J. Kru, #26: a sign of respect. I recognize Rayburn’s standing and the respect we owe him. Accordingly, using that title in the sentence was intended to highlight my disappointment in his tone. It is because my respect is legitimate that my disappointment is such.

  30. GLW Johnson said,

    January 27, 2010 at 5:40 am

    DG
    I am in full submission to my church and the Reformed standards that we hold. You on the other hand run with a pack of …oh, never mind.

  31. pduggie said,

    January 27, 2010 at 6:52 am

    Sorry: The prayer for baptism that you quoted on your blog Dec 27 here

    http://reformedmusings.wordpress.com/2009/12/27/reformed-baptismal-prayer/

    I was just intrigued by it, since it seemed to be saying that God loves baptized babies and gives them grace. I understand the prayer was distinguishing that love and grace from the covenant, but was curious about your views of the love and grace expressed in the token of baptism itself.

  32. January 27, 2010 at 7:19 am

    Paul,

    I guess I don’t see your point. Reading the prayer as a whole, it is very clear that God must make their baptism effectual through faith. That’s exactly what the Confession says (WCF 28.6). That God grants particular benefits to all in the visible church that are not offered to those outside the visible church is clearly taught in the Standards, especially the question that I cited in comment #25 above. Those are not, however, saving benefits.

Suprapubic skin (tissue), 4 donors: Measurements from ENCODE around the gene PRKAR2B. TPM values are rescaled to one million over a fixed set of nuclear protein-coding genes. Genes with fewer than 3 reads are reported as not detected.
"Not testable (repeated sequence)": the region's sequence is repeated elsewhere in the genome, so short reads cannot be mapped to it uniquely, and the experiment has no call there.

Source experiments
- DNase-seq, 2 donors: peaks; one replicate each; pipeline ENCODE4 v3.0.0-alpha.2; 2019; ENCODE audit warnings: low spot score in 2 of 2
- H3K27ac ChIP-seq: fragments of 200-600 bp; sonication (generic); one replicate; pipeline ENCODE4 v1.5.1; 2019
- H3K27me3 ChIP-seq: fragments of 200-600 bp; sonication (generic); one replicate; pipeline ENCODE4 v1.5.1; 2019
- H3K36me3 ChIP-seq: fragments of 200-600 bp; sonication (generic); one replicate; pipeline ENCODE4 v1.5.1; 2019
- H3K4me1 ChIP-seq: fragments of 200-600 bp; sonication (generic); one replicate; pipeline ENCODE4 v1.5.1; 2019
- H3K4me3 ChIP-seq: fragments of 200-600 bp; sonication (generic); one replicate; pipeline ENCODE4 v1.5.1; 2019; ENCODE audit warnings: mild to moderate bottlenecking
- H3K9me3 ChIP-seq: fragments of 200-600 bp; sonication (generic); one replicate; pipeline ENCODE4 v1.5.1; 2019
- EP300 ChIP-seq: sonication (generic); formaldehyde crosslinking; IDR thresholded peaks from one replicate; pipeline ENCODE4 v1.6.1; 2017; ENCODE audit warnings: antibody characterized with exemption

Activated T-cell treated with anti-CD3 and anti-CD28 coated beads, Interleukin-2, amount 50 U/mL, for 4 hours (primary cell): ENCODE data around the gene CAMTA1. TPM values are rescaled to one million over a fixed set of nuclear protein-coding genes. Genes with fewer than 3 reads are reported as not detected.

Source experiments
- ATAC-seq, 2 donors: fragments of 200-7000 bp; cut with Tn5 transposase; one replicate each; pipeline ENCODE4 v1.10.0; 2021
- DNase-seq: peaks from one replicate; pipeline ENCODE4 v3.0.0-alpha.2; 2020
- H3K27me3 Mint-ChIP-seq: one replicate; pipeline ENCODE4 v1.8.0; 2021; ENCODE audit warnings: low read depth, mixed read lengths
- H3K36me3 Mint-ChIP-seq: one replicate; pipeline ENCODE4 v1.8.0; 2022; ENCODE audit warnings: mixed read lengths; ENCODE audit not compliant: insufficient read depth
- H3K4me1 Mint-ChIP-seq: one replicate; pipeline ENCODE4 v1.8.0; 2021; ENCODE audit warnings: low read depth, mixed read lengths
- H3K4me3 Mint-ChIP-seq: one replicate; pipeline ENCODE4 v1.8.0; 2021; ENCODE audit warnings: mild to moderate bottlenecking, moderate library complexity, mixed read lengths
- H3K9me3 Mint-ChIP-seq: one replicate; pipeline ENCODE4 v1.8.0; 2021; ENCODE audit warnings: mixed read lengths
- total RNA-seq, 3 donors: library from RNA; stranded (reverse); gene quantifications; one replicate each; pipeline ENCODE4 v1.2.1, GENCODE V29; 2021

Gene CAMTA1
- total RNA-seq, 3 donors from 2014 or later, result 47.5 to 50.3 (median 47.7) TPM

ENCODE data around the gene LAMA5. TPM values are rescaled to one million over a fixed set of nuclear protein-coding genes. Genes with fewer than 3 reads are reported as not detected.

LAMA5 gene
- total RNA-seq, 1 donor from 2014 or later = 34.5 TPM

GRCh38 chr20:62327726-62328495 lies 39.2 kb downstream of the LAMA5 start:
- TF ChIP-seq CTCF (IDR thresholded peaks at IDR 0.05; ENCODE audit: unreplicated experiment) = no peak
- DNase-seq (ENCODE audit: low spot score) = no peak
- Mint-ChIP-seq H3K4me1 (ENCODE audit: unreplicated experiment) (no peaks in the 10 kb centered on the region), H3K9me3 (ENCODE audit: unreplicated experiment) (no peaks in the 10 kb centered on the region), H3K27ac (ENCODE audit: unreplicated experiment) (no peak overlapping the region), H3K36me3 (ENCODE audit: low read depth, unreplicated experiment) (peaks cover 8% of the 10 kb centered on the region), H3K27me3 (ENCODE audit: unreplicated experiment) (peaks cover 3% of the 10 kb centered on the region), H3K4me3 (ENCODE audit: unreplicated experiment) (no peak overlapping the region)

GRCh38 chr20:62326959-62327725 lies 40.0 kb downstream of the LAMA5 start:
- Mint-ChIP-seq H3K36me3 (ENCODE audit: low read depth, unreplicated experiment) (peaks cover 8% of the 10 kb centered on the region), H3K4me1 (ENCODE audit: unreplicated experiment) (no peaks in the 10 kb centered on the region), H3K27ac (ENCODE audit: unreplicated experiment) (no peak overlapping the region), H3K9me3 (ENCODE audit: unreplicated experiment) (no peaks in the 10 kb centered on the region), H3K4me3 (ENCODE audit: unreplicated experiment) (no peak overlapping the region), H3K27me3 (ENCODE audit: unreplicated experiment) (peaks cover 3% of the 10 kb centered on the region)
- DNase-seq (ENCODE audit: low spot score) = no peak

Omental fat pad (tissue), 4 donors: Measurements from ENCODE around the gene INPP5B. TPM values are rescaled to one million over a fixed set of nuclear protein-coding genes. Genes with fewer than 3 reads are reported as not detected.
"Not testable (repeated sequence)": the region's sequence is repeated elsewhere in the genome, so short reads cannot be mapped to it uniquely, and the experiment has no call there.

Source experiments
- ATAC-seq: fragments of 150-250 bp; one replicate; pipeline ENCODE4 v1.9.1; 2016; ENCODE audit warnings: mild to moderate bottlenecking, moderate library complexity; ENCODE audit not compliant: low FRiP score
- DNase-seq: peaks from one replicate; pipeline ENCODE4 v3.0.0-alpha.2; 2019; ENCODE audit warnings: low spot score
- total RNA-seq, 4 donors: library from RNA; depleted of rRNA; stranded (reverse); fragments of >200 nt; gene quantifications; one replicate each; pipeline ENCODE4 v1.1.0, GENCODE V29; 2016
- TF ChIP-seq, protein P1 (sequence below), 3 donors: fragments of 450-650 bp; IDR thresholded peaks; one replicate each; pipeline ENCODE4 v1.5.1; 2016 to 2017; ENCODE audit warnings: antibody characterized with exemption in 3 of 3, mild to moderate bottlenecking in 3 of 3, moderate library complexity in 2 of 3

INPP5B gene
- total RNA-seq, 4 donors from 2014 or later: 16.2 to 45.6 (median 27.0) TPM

I also think that we must be careful to realize that the prayer, as well as much of our preaching/exhorting, follows Paul’s and the other Scripture writers’ use of the judgment of charity. Maybe that’s what you’re getting at?

  33. pduggie said,

    January 27, 2010 at 9:03 am

    I’m not sure it follows the judgement of charity though. The judgement of charity deals with taking professions as valid if there’s no reason to doubt.

    The prayer thanks God for being gracious and in giving tokens of love to babies.

    You are right that they aren’t saving benefits per se.

    But when I ask you: “Are they grace and love?” you so far haven’t said yes.

    I’m curious as to why.

    I would think the judgement of charity would only be invoked if the prayer said “we thank you for bringing this child into saving covenant with you since he has been baptized”. We wouldn’t really know that for sure, but we’d be operating as if it was in a judgement of charity.

    I’d think that instead there is no mistaking that God is, in a well-meant and indisputable way, offering salvation to the child through baptism, and that it is loving for God so to do.

    Is that unconfessional?

  34. J.Kru said,

    January 27, 2010 at 12:02 pm

    Thank you for your response, Reed.